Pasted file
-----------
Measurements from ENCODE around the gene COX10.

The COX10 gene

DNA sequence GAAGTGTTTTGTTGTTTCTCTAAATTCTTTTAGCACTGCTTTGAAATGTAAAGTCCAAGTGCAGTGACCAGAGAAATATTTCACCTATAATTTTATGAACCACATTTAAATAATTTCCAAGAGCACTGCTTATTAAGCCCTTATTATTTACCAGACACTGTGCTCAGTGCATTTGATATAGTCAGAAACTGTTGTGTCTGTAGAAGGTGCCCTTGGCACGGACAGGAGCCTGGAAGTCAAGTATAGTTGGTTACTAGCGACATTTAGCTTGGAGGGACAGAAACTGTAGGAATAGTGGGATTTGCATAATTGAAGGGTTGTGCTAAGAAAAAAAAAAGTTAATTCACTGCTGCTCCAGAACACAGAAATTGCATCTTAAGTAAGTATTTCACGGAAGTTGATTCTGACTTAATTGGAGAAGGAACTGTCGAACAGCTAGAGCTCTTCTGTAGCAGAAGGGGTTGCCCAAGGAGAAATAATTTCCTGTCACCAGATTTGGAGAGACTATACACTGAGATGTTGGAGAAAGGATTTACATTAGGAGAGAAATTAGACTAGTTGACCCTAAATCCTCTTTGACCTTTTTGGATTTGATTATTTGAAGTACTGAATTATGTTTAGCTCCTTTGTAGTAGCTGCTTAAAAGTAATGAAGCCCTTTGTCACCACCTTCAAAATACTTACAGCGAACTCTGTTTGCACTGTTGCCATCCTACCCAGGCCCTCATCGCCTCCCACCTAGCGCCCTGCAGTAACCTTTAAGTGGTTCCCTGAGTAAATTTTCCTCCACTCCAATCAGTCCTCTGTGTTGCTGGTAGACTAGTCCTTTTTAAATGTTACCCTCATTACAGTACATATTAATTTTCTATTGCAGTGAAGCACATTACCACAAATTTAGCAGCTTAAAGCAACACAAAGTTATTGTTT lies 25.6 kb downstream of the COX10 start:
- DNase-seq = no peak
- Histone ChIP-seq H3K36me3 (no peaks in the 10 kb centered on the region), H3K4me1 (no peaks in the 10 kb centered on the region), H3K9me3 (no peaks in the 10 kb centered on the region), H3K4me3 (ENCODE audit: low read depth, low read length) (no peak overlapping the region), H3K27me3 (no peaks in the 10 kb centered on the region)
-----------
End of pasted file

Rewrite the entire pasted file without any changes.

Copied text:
Measurements from ENCODE around the gene COX10.

The COX10 gene

DNA sequence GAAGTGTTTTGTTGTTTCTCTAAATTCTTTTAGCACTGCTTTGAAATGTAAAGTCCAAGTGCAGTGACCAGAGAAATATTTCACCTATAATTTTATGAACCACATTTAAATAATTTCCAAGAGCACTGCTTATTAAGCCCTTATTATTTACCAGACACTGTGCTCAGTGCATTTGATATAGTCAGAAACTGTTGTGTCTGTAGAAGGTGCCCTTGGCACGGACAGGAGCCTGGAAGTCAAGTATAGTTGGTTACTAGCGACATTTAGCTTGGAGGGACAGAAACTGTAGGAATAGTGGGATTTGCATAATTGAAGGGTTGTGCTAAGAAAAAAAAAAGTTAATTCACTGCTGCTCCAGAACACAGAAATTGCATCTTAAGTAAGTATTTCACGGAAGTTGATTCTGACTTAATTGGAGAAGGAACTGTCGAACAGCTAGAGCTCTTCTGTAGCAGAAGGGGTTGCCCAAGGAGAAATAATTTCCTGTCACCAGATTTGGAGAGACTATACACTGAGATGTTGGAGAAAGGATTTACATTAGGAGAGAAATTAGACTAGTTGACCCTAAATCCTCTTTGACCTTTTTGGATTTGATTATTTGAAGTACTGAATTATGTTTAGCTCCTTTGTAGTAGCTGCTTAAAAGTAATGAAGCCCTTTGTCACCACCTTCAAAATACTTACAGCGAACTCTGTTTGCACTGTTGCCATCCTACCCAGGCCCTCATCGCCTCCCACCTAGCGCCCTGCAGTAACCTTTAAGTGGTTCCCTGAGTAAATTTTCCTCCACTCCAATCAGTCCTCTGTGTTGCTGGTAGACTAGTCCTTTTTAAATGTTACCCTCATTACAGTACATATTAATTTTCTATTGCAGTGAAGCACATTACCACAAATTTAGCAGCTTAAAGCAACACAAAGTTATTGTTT lies 25.6 kb downstream of the COX10 start:
- DNase-seq = no peak
- Histone ChIP-seq H3K36me3 (no peaks in the 10 kb centered on the region), H3K4me1 (no peaks in the 10 kb centered on the region), H3K9me3 (no peaks in the 10 kb centered on the region), H3K4me3 (ENCODE audit: low read depth, low read length) (no peak overlapping the region), H3K27me3 (no peaks in the 10 kb centered on the region)